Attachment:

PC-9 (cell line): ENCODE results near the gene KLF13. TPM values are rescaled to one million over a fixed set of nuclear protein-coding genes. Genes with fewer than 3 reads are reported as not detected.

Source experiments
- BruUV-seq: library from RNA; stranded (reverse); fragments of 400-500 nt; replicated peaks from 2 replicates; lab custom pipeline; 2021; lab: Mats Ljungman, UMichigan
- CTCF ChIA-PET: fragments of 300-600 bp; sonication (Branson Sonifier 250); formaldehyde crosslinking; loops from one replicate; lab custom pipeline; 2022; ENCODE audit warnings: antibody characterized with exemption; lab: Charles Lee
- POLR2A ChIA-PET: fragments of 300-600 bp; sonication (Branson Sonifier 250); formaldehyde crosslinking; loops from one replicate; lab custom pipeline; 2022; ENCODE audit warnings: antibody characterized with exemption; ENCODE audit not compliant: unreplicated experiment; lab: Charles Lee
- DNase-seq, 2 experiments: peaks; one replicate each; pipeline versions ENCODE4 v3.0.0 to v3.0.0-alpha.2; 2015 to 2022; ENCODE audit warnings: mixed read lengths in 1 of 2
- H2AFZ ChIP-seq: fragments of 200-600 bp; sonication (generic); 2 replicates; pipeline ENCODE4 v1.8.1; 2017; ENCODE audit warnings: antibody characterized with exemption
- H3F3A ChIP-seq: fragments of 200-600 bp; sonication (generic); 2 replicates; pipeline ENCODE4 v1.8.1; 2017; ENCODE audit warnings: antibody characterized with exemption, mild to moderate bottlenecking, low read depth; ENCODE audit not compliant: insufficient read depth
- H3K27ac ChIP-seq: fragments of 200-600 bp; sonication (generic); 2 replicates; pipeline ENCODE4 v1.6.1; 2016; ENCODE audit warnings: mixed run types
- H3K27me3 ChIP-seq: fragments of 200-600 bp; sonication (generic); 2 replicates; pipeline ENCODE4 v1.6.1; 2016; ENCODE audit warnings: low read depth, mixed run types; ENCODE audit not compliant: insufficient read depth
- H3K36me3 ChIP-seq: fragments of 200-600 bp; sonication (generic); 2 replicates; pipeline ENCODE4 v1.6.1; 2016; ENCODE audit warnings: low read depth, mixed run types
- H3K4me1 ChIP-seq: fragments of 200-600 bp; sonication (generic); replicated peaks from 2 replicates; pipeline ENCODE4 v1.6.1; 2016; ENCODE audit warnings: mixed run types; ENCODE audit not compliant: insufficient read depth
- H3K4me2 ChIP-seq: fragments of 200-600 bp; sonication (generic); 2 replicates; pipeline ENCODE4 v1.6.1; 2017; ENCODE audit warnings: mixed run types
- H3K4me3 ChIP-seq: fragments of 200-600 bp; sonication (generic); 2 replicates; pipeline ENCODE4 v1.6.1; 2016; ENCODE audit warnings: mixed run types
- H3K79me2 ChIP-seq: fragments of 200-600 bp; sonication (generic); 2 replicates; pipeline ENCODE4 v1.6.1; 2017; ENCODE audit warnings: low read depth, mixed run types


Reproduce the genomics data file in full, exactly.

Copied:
PC-9 (cell line): ENCODE results near the gene KLF13. TPM values are rescaled to one million over a fixed set of nuclear protein-coding genes. Genes with fewer than 3 reads are reported as not detected.

Source experiments
- BruUV-seq: library from RNA; stranded (reverse); fragments of 400-500 nt; replicated peaks from 2 replicates; lab custom pipeline; 2021; lab: Mats Ljungman, UMichigan
- CTCF ChIA-PET: fragments of 300-600 bp; sonication (Branson Sonifier 250); formaldehyde crosslinking; loops from one replicate; lab custom pipeline; 2022; ENCODE audit warnings: antibody characterized with exemption; lab: Charles Lee
- POLR2A ChIA-PET: fragments of 300-600 bp; sonication (Branson Sonifier 250); formaldehyde crosslinking; loops from one replicate; lab custom pipeline; 2022; ENCODE audit warnings: antibody characterized with exemption; ENCODE audit not compliant: unreplicated experiment; lab: Charles Lee
- DNase-seq, 2 experiments: peaks; one replicate each; pipeline versions ENCODE4 v3.0.0 to v3.0.0-alpha.2; 2015 to 2022; ENCODE audit warnings: mixed read lengths in 1 of 2
- H2AFZ ChIP-seq: fragments of 200-600 bp; sonication (generic); 2 replicates; pipeline ENCODE4 v1.8.1; 2017; ENCODE audit warnings: antibody characterized with exemption
- H3F3A ChIP-seq: fragments of 200-600 bp; sonication (generic); 2 replicates; pipeline ENCODE4 v1.8.1; 2017; ENCODE audit warnings: antibody characterized with exemption, mild to moderate bottlenecking, low read depth; ENCODE audit not compliant: insufficient read depth
- H3K27ac ChIP-seq: fragments of 200-600 bp; sonication (generic); 2 replicates; pipeline ENCODE4 v1.6.1; 2016; ENCODE audit warnings: mixed run types
- H3K27me3 ChIP-seq: fragments of 200-600 bp; sonication (generic); 2 replicates; pipeline ENCODE4 v1.6.1; 2016; ENCODE audit warnings: low read depth, mixed run types; ENCODE audit not compliant: insufficient read depth
- H3K36me3 ChIP-seq: fragments of 200-600 bp; sonication (generic); 2 replicates; pipeline ENCODE4 v1.6.1; 2016; ENCODE audit warnings: low read depth, mixed run types
- H3K4me1 ChIP-seq: fragments of 200-600 bp; sonication (generic); replicated peaks from 2 replicates; pipeline ENCODE4 v1.6.1; 2016; ENCODE audit warnings: mixed run types; ENCODE audit not compliant: insufficient read depth
- H3K4me2 ChIP-seq: fragments of 200-600 bp; sonication (generic); 2 replicates; pipeline ENCODE4 v1.6.1; 2017; ENCODE audit warnings: mixed run types
- H3K4me3 ChIP-seq: fragments of 200-600 bp; sonication (generic); 2 replicates; pipeline ENCODE4 v1.6.1; 2016; ENCODE audit warnings: mixed run types
- H3K79me2 ChIP-seq: fragments of 200-600 bp; sonication (generic); 2 replicates; pipeline ENCODE4 v1.6.1; 2017; ENCODE audit warnings: low read depth, mixed run types